'On the record': Law student is lead guitarist, singer in femme punk band


– Photo courtesy of Becca Zarras

By Sheila Pursglove
Legal News

When law student Becca Zarras isn’t hitting the books or helping clients, she’s the lead guitarist and singer in First Responders, a femme-punk band from Kalamazoo, with a first digital album titled “You Rang?”

“Music is a great outlet,” Zarras says. “I have so much fun when I get together with my band mates, we can’t stop laughing and smiling. We encourage our audience to do the same.”

A 2L student at the University of Detroit Mercy School of Law, where she serves as vice president of the Women’s Law Caucus, Zarras appreciates the school’s community and service-oriented mission.

“The staff and students make me feel like I’m seen and I know they genuinely care about my well-being and success,” she says.

Throughout her 1L year, Zarras worked at the law school’s Experiential Clinic, assisting Greening of Detroit students with misdemeanor and felony issues related to obtaining their drivers’ license; and observing United Community Housing Coalition attorneys counseling Wayne County residents facing property tax foreclosure.

“The clinics I did my first year were a great example of what being a lawyer is actually like,” she says. “It can be confusing and difficult, but you’re helping someone so it’s worth it.” 

This past summer, she spent two months as a judicial intern for U.S. District Court Executive Magistrate Judge Steven Whalen, Eastern District of Michigan.

“Judge Whalen is a patient and helpful mentor and I’m lucky he took a chance on a first year law student who had a very limited understanding of the legal field,” she says. “I conducted research and wrote drafts for opinions he had to write. Interning at the U.S. District Court was a wonderful learning experience and I hope to return there one day.”

She also was a student attorney in the traveling expungement clinic that visited six counties in northern Michigan. The team screened people for expungement, assisted clients in filling out expungement
applications, explained how to file court documents, and prepped clients about their hearings in front of a judge.

“It was a pleasure to be a small step in helping people who are trying to better themselves,” she says. “I hope the data we collected will lead to change in the law so more people have access to expungements.”
Since January, she has been a student employee at the Detroit Mercy Law Clinic Center.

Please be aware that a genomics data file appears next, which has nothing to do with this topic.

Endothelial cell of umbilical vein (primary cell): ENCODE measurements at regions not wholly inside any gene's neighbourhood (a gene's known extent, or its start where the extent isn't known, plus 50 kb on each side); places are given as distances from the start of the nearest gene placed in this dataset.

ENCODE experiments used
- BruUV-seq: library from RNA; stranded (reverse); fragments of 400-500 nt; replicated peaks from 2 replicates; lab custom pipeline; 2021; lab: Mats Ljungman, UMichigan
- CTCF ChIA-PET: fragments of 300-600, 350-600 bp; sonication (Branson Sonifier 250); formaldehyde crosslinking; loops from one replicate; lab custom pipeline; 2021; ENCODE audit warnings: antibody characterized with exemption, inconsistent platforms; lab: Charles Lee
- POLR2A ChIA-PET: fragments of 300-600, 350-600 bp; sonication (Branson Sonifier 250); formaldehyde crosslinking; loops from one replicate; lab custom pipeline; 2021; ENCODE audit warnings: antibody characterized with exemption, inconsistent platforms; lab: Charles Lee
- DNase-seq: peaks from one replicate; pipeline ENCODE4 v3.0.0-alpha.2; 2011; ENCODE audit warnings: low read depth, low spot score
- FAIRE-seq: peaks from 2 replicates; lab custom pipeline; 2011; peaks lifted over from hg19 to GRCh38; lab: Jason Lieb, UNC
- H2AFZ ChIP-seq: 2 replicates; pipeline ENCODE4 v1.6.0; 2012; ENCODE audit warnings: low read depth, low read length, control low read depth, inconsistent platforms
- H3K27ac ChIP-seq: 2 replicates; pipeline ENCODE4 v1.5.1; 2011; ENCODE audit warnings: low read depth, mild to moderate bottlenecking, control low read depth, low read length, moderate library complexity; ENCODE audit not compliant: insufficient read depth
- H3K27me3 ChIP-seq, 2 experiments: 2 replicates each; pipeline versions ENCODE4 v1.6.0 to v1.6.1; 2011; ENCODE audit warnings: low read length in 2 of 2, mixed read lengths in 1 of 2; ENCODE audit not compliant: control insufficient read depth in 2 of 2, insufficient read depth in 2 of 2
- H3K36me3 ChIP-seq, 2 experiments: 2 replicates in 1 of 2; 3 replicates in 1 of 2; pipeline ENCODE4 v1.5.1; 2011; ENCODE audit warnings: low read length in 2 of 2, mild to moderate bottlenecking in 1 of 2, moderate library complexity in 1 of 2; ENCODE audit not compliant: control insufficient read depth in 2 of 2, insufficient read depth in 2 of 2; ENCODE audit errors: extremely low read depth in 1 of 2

“I’ve seen the behind-the-scenes work of being a lawyer, such as auditing files and screening possible clients,” she says. “I get real world, practical experience that I will use in my career.”

Zarras has her eyes set on an eventual lofty horizon.

“I want to be a judge one day but I recognize I need to put some work in before that happens,” she says. “I want to be a litigator, leaning toward indigent defense but open to all opportunities.

“Both my parents are police officers and since I’m interested in public defense work, it can make for some interesting family dinner conversation,” she adds with a smile. “But both of them, along with my two sisters, have been very supportive while I’ve been in law school. I want them to know how much they have helped me get to where I am today.”

Zarras holds a summa cum laude undergrad degree in behavioral psychology from Western Michigan University along with a B.A. in Gender and Women’s Studies.

“I initially wanted to be a therapist because I wanted to help people,” she says. “Luckily, I’m still able to do that with my law degree—it’s helped me with my client interaction because I know to listen.”

After undergrad, she spent close to three years as a human trafficking case manager for the YWCA in Kalamazoo, providing case management, emergency response, counseling, and court accompaniment to survivors. She also created presentations to local agencies and community partners; assisted in opening up and operating the Koru House, the first shelter in Michigan for survivors of all genders of both labor
and sex trafficking; and worked on SAKI (Sexual Assault Kit Initiative) with the special prosecutor and detectives to notify victims that their kits have been tested.

“I loved my job,” she says. “It was sometimes an emotionally taxing job but it was the strength of the survivors that kept me coming back everyday.”

As a consequence, Zarras is particularly interested in working with survivors of domestic and sexual assault, and human trafficking.

“The legal system is frightening to most people and I want to help make it a safer space for all,” she says.

A Livonia native, Zarras currently makes her home in Northville, with her dog Tock and her cat named Chili, a feline street urchin that she rescued.

With an interest in getting involved in the Detroit music scene, Zarras volunteered with Girls Rock Detroit’s fundraiser Rock Roulette, where adults form a band with strangers, practice for two months, and then play a benefit show to raise money for the summer children’s camp.

“I helped collect donations for the silent auction—and the night of the event was a blast,” she says.

She is a Donation Day volunteer for the York Project, helping distribute food, clothing, and hygiene products in the Cass Corridor neighborhood; and for the past eight years, has served as chairperson for the Mid-American Global Education Council, helping run a conference of high school students who debate as United Nations officials.

As chairperson, she chairs a debate committee of 20 to 50 students using parliamentary procedure.

“I competed in Model UN in high school and have volunteered since I graduated high school,” she says. “It’s inspiring to hear young people’s solutions to real world issues that world leaders can’t even figure out.”


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